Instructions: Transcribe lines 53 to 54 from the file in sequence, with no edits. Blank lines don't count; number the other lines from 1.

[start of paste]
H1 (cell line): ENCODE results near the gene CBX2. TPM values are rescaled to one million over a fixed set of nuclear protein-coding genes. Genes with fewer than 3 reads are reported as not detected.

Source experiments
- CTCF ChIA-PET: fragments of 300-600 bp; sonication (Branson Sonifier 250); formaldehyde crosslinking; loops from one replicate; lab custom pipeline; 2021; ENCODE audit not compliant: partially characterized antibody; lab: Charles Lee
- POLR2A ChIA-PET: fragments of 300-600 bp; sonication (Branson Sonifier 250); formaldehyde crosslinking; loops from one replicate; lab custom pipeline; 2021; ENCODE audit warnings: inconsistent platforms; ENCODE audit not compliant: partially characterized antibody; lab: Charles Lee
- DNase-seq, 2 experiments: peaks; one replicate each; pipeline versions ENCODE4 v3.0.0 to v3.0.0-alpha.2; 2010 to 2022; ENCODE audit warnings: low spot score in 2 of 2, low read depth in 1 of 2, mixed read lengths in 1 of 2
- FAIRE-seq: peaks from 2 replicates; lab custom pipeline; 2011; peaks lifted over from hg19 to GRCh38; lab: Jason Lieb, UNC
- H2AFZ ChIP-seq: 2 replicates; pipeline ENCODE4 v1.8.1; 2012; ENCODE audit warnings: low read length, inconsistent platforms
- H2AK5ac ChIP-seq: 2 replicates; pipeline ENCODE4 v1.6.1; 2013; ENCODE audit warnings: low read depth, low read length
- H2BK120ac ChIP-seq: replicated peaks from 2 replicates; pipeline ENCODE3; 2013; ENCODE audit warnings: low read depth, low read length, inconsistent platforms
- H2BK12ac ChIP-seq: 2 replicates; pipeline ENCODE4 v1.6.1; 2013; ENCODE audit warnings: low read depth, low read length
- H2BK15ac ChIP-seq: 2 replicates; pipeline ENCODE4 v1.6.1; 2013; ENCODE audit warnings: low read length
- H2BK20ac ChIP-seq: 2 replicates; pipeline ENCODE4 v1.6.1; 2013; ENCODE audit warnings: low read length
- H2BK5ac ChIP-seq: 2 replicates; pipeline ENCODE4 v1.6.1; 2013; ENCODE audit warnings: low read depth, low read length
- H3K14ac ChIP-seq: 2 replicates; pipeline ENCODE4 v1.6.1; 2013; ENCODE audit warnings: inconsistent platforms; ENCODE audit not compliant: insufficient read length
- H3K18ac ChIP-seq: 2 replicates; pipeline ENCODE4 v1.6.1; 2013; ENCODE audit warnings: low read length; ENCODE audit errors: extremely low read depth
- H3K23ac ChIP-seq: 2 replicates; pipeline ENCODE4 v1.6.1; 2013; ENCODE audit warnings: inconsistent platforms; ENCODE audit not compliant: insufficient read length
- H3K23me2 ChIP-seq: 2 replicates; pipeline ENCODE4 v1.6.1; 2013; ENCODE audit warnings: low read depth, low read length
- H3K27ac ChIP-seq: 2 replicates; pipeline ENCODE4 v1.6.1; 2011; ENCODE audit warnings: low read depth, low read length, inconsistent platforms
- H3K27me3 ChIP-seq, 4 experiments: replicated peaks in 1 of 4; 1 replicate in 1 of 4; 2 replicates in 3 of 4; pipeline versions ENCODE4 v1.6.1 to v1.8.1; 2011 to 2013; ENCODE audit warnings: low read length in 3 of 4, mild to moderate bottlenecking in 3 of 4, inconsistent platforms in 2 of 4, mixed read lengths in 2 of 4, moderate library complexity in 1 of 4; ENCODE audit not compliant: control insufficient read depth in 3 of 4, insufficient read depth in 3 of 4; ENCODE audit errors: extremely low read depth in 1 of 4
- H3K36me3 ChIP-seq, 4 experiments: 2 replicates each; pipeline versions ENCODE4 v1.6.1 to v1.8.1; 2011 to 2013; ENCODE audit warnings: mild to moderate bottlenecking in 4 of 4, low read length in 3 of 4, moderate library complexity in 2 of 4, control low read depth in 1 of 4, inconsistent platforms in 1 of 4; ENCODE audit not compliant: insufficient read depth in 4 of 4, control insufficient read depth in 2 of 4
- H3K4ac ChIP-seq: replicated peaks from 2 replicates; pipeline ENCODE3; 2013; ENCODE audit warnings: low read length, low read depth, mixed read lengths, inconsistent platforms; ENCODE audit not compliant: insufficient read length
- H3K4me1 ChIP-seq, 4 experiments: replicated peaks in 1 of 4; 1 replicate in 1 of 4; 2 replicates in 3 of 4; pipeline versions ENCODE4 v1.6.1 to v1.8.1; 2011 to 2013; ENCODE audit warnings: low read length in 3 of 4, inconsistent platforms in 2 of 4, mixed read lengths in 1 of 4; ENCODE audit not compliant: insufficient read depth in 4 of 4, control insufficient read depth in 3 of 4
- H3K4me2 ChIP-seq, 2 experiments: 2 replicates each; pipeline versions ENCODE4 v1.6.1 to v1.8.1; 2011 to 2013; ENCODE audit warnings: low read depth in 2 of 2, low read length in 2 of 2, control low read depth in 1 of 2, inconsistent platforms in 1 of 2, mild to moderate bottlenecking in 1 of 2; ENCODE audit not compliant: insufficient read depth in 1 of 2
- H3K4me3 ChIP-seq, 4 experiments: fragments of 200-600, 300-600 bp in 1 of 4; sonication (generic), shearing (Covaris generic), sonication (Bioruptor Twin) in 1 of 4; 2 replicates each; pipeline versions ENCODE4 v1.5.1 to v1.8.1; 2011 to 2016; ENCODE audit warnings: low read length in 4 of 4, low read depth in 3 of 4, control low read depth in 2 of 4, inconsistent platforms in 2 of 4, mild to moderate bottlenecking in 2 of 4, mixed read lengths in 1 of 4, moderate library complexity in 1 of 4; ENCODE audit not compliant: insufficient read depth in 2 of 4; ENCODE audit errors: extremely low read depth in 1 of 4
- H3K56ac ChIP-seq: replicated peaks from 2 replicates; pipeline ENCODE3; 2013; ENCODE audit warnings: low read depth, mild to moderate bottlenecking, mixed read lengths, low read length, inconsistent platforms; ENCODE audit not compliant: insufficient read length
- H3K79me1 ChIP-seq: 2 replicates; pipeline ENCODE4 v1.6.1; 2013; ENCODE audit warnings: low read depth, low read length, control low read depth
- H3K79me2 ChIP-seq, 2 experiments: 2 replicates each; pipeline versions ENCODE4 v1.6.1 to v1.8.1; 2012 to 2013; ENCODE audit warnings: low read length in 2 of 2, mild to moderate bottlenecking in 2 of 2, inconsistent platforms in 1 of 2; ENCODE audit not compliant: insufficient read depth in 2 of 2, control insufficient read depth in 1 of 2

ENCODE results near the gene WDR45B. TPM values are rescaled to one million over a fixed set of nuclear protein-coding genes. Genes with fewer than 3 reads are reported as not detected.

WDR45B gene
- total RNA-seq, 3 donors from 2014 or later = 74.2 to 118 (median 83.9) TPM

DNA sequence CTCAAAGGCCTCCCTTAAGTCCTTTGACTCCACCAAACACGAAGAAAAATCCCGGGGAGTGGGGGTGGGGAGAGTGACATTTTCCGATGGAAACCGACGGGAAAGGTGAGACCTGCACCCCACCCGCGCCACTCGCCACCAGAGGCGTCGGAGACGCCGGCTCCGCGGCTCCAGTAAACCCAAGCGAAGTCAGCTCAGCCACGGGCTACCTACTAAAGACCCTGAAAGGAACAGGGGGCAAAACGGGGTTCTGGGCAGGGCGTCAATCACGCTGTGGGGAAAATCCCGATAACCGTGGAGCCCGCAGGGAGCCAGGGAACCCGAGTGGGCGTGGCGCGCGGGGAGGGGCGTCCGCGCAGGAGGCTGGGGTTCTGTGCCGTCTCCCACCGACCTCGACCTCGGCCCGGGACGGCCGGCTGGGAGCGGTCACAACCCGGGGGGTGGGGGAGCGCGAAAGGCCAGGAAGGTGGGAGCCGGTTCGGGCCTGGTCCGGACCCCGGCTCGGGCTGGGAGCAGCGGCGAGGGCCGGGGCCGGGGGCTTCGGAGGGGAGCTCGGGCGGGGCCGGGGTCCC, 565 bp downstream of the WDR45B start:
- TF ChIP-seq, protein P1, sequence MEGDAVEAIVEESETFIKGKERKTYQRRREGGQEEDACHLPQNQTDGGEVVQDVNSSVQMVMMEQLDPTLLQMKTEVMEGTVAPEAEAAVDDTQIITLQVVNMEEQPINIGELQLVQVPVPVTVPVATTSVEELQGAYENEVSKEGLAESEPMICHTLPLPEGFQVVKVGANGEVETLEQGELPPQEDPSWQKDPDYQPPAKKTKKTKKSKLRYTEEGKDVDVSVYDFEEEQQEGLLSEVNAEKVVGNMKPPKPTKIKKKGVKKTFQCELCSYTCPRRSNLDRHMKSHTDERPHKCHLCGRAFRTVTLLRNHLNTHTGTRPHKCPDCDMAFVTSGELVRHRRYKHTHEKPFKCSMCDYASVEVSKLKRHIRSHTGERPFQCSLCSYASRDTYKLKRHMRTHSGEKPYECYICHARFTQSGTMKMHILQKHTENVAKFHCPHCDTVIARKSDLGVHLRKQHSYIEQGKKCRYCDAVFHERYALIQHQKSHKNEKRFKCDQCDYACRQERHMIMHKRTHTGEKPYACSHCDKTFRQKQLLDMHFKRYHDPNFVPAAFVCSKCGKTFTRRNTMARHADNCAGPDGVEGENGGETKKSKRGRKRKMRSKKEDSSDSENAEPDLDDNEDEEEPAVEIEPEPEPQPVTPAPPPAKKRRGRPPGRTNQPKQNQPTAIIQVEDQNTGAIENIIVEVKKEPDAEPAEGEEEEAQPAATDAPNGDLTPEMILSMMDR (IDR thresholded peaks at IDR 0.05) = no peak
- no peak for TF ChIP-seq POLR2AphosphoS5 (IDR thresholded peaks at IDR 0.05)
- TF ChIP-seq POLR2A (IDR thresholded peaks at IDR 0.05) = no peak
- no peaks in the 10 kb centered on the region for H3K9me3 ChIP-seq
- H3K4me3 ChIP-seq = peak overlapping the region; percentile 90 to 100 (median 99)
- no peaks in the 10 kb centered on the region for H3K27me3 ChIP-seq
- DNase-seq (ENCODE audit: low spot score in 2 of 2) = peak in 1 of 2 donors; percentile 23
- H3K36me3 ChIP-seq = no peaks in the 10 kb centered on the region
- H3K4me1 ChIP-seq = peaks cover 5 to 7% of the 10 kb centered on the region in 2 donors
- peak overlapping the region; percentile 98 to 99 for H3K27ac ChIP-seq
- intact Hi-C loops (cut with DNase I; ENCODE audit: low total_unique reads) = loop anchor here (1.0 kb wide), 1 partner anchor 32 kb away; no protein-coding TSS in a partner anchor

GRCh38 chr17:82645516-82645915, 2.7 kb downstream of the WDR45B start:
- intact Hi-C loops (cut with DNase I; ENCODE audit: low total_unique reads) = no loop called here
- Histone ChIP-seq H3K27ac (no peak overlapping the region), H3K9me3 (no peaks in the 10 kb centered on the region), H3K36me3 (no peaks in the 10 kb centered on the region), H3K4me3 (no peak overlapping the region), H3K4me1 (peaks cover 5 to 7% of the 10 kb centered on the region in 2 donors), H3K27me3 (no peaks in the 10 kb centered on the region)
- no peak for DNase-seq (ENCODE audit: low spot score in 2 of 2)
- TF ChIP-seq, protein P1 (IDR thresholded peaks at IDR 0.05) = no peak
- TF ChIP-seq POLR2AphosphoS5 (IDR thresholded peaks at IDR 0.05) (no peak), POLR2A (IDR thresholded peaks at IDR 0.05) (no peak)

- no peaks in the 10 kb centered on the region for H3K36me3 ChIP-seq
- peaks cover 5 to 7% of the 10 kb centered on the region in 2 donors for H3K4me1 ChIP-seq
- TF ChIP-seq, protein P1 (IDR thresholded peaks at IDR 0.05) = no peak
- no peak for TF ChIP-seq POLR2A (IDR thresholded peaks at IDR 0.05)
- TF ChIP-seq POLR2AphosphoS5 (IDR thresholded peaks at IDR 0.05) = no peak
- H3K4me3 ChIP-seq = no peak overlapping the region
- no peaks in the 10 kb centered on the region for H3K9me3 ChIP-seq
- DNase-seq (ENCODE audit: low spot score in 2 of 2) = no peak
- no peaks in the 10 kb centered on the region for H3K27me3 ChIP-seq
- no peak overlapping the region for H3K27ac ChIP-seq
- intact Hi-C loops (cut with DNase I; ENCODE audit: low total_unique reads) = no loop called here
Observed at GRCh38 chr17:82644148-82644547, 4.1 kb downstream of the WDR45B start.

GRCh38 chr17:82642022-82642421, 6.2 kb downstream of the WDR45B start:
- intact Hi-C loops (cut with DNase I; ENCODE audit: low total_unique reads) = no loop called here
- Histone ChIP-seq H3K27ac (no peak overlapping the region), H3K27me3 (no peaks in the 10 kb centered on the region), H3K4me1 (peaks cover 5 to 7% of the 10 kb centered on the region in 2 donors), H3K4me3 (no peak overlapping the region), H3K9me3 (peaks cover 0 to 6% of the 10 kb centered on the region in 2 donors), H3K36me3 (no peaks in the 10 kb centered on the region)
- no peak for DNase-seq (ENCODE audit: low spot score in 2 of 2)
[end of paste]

- TF ChIP-seq POLR2AphosphoS5 (IDR thresholded peaks at IDR 0.05) = no peak
- H3K4me3 ChIP-seq = no peak overlapping the region